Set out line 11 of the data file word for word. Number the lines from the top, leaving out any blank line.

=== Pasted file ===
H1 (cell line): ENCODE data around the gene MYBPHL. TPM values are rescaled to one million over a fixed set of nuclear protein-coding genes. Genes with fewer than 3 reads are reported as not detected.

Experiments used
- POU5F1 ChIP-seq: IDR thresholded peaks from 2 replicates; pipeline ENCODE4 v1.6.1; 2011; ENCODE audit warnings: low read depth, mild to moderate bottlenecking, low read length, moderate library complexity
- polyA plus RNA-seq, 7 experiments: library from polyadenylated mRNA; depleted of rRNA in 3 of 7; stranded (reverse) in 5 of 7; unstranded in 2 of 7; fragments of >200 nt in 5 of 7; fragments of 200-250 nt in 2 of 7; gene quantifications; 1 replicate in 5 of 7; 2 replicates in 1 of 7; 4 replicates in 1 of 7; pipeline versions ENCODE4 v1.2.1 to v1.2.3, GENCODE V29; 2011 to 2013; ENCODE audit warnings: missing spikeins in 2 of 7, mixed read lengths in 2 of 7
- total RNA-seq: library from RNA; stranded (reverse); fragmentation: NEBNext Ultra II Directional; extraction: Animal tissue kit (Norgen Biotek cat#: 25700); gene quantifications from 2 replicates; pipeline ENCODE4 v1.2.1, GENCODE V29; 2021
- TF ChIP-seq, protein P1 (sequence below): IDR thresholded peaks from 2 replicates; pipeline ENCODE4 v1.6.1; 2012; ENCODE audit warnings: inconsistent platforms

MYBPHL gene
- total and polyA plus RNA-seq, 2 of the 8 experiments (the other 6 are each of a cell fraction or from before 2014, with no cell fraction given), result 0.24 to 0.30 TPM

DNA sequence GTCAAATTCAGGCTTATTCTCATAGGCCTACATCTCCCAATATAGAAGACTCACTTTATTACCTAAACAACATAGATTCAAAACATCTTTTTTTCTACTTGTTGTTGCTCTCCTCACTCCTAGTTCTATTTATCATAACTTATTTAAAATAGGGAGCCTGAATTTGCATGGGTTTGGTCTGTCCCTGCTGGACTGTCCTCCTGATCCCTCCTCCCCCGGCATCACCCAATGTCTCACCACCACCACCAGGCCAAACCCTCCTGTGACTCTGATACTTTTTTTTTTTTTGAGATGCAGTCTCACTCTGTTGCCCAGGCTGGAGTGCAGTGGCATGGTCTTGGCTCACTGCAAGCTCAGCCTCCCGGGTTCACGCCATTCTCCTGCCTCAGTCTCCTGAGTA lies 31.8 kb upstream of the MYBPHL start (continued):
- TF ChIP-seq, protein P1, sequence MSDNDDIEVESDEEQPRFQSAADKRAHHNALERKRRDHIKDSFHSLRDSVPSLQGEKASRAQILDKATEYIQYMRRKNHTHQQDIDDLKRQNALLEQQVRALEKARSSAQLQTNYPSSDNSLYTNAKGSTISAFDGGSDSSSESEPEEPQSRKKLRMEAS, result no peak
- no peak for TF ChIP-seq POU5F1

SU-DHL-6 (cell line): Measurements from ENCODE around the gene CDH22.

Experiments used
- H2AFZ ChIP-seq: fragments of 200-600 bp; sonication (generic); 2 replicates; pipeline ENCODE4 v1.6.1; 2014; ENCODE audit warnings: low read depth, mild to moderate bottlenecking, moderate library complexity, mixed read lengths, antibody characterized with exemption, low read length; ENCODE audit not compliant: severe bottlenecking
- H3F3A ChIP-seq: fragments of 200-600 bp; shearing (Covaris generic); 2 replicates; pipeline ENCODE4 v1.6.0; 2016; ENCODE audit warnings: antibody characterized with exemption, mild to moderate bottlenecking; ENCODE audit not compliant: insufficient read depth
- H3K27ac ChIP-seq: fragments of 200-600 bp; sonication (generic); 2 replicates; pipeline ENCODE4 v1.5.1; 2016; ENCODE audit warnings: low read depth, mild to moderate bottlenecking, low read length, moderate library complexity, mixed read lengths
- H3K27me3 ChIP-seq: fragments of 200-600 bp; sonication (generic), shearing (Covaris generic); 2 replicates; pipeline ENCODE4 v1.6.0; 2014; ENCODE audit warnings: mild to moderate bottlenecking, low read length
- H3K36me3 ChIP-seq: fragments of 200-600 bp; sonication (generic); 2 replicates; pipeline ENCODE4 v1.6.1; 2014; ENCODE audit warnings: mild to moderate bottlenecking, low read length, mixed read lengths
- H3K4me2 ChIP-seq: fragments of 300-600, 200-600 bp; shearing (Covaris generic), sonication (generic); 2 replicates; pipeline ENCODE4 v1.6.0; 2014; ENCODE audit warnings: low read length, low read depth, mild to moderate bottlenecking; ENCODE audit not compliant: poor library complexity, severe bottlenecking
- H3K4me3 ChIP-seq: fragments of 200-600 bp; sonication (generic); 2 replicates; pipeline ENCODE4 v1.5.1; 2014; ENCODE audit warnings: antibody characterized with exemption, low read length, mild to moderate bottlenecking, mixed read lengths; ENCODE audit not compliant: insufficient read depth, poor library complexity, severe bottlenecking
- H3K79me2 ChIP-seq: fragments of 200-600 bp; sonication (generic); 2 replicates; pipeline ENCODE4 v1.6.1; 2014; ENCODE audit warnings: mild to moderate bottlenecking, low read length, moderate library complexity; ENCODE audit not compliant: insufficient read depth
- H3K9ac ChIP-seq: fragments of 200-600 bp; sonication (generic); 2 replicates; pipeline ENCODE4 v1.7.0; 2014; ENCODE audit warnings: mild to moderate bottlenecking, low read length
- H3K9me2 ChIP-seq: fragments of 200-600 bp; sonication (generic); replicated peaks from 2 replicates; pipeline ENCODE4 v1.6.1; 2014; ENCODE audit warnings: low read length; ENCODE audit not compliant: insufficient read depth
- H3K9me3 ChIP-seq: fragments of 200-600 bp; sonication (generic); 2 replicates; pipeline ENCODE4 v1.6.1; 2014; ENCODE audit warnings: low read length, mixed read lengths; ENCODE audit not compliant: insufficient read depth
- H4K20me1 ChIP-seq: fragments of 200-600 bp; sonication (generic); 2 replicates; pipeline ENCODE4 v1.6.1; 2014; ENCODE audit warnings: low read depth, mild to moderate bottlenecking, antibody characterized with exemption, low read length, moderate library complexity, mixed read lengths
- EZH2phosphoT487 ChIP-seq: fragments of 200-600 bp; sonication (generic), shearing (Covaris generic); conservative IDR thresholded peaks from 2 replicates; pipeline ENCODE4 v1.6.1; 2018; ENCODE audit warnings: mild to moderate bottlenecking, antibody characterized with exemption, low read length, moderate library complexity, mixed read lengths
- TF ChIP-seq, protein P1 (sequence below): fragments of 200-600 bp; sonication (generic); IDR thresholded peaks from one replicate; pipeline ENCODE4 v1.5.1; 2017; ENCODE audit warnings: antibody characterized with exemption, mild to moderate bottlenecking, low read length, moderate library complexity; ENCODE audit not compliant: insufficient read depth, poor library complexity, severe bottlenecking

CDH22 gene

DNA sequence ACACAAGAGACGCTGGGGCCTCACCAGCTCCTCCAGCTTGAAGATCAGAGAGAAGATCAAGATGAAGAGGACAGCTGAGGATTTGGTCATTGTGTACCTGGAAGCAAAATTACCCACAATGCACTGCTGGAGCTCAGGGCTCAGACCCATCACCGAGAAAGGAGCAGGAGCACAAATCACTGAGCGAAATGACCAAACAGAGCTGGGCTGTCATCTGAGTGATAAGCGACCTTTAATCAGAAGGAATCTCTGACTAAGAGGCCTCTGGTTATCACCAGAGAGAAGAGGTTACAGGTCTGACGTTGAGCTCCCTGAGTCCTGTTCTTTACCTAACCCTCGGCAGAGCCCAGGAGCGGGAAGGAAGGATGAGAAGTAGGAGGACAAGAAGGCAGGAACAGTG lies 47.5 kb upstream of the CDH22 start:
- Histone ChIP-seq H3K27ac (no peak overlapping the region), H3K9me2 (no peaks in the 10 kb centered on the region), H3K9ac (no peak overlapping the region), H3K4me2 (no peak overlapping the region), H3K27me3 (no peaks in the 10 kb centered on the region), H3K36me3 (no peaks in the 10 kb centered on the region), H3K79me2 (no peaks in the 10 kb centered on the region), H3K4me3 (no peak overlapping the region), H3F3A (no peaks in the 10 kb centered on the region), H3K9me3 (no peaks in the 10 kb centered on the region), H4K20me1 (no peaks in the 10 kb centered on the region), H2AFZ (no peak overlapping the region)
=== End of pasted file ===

- no peak for TF ChIP-seq POU5F1